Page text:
I have over 5,000 prints in my
collection. Below, for your consideration, are the five prints that
are my personal favorites. I choose them because of their historical
importance, their visual impact, and because the topics are of particular
interest to me. Each piece is over 140 years old.
Please click on the pictures to see an enlargement.
President Abraham Lincoln Entering
Richmond Virginia April 4, 1865
In my mind this is the most stunning and
collectible of all Civil War Era Abraham Lincoln Portraits. The leaf is
from an 1866 Harper's Weekly, and is a large 16 x 20 illustration.
The print represents Abraham Lincoln entering the city of Richmond
Virginia several days after its fall in the Civil War. Mr. Lincoln
is shown being almost worshipped by both Blacks and Whites as he walks
down the street. One Black woman is seen holding her small child up
to Mr. Lincoln, while another woman is seen kissing his hand. Mr. Lincoln
has his trademark top hat, tie, and jacket. The ruins of Richmond
are seen in the background. This print appeared in Harper's after
the assassination, and probably better than any other image captures both
the legacy and persona of this great American President. This is a
powerful and touching print that will be cherished for generations.
General George McClellan
This is a brilliant, original 1861 portrait of General
George McClellan. The sketch is based on a photograph by Mathew
Brady. This is the most striking period portrait of a
Civil War General to be found. It is a large 16 x 20 print, and
shows General McClellan next to his horse. This print will become
the center of attention when framed and displayed in your home or
office. It was McClellan's tireless and disciplined training of the
Union army that played a significant role in its victory in the war, and
this print captures the pride and stature of this great man.
Robert E. Lee and Lady Liberty
This is a touching and moving 1865
Thomas Nast. The print is another 11x16 Harper's Weekly original,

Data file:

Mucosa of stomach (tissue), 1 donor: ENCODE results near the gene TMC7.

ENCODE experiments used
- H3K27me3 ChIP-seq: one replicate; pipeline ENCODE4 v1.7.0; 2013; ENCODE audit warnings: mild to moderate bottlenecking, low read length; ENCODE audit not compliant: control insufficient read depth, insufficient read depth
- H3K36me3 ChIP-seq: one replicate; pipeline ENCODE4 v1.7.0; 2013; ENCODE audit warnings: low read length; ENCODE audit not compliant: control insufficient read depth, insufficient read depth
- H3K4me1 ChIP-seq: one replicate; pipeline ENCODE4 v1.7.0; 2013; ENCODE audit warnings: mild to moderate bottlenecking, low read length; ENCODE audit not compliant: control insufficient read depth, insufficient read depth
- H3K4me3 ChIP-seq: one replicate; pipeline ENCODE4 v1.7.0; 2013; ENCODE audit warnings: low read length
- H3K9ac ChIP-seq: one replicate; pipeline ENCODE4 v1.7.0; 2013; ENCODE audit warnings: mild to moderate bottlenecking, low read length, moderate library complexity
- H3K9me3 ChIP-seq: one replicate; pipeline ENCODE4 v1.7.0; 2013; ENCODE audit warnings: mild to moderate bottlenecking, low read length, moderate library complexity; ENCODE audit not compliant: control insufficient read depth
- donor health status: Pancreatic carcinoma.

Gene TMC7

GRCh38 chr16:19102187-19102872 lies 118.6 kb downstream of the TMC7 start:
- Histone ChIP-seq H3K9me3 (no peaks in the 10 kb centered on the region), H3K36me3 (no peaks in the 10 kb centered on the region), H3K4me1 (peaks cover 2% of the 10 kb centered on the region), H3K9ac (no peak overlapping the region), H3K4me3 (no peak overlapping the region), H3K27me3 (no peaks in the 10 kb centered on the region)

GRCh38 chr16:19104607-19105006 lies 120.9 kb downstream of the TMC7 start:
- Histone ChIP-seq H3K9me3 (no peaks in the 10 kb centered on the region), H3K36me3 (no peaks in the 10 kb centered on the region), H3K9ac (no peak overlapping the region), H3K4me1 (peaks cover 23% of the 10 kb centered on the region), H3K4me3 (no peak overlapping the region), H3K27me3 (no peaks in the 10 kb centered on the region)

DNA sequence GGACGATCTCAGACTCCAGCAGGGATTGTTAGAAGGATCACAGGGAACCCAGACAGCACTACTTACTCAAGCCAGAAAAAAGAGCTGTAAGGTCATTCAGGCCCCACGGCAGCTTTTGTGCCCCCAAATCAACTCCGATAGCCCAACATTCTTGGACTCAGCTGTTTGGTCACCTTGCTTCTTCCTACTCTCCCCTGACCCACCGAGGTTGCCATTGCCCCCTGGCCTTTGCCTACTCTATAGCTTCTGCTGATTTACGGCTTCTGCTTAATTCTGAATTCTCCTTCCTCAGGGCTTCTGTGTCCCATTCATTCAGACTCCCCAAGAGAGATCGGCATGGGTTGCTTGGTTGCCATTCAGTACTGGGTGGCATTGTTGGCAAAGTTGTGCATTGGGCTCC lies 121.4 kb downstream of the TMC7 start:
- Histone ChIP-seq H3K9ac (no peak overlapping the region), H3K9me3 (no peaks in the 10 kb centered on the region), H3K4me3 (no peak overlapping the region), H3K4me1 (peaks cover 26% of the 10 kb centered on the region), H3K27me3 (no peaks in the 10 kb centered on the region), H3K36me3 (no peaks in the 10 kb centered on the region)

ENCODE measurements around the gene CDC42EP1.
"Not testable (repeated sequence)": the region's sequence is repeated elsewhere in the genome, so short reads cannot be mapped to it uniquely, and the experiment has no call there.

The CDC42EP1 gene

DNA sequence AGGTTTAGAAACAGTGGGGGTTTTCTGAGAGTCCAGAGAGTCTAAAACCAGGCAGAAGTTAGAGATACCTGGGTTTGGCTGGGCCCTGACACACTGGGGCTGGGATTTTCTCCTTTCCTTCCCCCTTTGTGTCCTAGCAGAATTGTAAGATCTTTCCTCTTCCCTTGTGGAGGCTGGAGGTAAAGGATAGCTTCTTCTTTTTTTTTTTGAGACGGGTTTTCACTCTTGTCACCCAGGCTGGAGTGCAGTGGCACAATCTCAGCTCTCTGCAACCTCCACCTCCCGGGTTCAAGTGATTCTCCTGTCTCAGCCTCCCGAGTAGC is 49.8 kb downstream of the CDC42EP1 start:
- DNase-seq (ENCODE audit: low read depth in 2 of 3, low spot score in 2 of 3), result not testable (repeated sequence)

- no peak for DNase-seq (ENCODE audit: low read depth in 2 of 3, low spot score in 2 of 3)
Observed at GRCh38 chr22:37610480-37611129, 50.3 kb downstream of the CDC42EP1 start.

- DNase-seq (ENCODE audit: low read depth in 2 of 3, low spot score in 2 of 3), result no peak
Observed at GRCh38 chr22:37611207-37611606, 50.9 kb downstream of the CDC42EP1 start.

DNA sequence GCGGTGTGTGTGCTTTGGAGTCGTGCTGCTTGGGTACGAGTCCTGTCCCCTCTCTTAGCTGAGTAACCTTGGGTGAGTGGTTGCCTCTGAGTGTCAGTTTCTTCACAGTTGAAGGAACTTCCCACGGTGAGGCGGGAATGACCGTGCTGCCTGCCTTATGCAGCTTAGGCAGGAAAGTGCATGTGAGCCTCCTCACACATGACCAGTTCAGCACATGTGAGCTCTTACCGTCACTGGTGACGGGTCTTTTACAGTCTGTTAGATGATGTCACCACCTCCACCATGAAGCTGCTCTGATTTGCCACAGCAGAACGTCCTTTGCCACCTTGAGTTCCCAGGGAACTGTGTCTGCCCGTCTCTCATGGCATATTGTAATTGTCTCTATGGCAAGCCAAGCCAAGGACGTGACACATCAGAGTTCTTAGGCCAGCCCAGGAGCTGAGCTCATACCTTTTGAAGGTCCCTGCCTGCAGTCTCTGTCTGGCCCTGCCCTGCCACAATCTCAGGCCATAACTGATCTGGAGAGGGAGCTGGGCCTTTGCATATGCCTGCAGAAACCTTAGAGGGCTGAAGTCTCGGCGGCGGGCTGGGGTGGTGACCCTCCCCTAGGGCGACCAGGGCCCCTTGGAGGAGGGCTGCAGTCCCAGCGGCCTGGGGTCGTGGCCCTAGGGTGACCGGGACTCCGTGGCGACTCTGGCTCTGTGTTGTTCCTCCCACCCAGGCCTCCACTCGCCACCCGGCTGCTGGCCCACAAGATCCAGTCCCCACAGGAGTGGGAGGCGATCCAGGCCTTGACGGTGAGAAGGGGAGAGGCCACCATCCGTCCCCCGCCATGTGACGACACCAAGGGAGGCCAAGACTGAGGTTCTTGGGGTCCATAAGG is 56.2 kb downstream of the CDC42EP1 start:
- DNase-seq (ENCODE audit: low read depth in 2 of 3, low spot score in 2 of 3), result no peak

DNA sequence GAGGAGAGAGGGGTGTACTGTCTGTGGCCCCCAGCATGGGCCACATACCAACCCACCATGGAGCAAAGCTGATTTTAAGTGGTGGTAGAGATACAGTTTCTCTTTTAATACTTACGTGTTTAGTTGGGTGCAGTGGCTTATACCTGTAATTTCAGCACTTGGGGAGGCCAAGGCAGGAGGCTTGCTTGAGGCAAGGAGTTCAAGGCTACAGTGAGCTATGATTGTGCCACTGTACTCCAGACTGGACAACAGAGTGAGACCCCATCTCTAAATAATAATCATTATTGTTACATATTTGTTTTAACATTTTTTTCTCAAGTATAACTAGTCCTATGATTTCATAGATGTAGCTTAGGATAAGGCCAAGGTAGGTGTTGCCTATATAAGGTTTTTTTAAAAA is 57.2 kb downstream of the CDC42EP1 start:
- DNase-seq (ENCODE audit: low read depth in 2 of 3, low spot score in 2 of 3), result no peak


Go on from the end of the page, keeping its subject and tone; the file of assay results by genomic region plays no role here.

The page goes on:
and shows one of the difficult and trying political debates of the
day. The image shows Robert E. Lee, Jefferson Davis, and other
Southern leaders bowing in submission to Lady Liberty. The print is
captioned, "Pardon, shall we trust these men?" Robert E.
Lee applied for but was not granted a pardon following the war. The image
is from shortly after the end of the War, and shows Lady Liberty pondering
the fate of the Southern Patriots. After the war, the Nation had to
decide whether to restore these men's citizenship, or just what to do with
them. This print captures this difficult and trying chapter of our
On to Richmond
In my opinion, this is the most dramatic
Civil War Battle Scenes to be found. It is a
large 16x20 illustration by Thomas Nast, and is from an original 1864 Harper's
Weekly. The image shows a determined union force making its way across the
battlefield on its way to Richmond. Fallen soldiers are seen
encouraging their comrades on. The men have a look of fierce
determination on their face as they press onward. The tattered flag
is still flying.
Winslow Homer was one of the most famous
artists of the 1800's. He got his start illustrating the Civil War
for Harper's Weekly. Winslow Homer prints have become the most
collected of all Harper's Weekly illustrations, and this one is the most
famous and collected Winslow Homer of this era. The image shows a
Union Sharpshooter perched in a tree, drawing a bead on the enemy.
The shooters canteen can be seen in the tree. The Sharpshooter is
the most difficult to find illustration from Harper's Weekly, and this is
the first I have been able to offer in some time. When this one is
gone, I don't know when I will be able to offer another one. The leaf in
is mint condition. This one is the best condition I have seen. The print is a fullpage 16x11 leaf.